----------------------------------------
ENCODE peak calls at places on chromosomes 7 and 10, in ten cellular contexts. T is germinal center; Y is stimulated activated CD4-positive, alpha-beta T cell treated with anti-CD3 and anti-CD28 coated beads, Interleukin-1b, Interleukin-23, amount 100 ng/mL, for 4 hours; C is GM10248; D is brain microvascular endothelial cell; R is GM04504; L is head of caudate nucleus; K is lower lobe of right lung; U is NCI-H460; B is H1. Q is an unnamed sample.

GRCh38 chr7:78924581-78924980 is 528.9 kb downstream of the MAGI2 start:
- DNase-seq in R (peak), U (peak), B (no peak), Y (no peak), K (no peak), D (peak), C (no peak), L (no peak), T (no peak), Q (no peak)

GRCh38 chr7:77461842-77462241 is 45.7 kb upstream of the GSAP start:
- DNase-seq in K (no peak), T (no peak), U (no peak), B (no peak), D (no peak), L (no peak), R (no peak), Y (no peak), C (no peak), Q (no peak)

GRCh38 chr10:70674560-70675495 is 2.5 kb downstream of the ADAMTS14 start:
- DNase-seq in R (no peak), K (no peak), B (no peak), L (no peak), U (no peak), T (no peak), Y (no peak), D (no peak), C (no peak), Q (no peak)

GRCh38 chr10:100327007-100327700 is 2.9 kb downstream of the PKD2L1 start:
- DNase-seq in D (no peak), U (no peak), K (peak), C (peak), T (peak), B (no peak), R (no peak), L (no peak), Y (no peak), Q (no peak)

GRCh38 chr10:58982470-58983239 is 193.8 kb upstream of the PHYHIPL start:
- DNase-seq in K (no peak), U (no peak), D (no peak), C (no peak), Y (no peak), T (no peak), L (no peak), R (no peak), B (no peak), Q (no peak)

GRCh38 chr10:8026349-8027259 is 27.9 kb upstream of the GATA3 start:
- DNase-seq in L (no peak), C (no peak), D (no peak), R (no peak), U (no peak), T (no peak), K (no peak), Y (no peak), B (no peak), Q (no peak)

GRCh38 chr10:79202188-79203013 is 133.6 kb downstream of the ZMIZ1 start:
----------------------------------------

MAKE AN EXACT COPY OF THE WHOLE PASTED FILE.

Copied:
ENCODE peak calls at places on chromosomes 7 and 10, in ten cellular contexts. T is germinal center; Y is stimulated activated CD4-positive, alpha-beta T cell treated with anti-CD3 and anti-CD28 coated beads, Interleukin-1b, Interleukin-23, amount 100 ng/mL, for 4 hours; C is GM10248; D is brain microvascular endothelial cell; R is GM04504; L is head of caudate nucleus; K is lower lobe of right lung; U is NCI-H460; B is H1. Q is an unnamed sample.

GRCh38 chr7:78924581-78924980 is 528.9 kb downstream of the MAGI2 start:
- DNase-seq in R (peak), U (peak), B (no peak), Y (no peak), K (no peak), D (peak), C (no peak), L (no peak), T (no peak), Q (no peak)

GRCh38 chr7:77461842-77462241 is 45.7 kb upstream of the GSAP start:
- DNase-seq in K (no peak), T (no peak), U (no peak), B (no peak), D (no peak), L (no peak), R (no peak), Y (no peak), C (no peak), Q (no peak)

GRCh38 chr10:70674560-70675495 is 2.5 kb downstream of the ADAMTS14 start:
- DNase-seq in R (no peak), K (no peak), B (no peak), L (no peak), U (no peak), T (no peak), Y (no peak), D (no peak), C (no peak), Q (no peak)

GRCh38 chr10:100327007-100327700 is 2.9 kb downstream of the PKD2L1 start:
- DNase-seq in D (no peak), U (no peak), K (peak), C (peak), T (peak), B (no peak), R (no peak), L (no peak), Y (no peak), Q (no peak)

GRCh38 chr10:58982470-58983239 is 193.8 kb upstream of the PHYHIPL start:
- DNase-seq in K (no peak), U (no peak), D (no peak), C (no peak), Y (no peak), T (no peak), L (no peak), R (no peak), B (no peak), Q (no peak)

GRCh38 chr10:8026349-8027259 is 27.9 kb upstream of the GATA3 start:
- DNase-seq in L (no peak), C (no peak), D (no peak), R (no peak), U (no peak), T (no peak), K (no peak), Y (no peak), B (no peak), Q (no peak)

GRCh38 chr10:79202188-79203013 is 133.6 kb downstream of the ZMIZ1 start: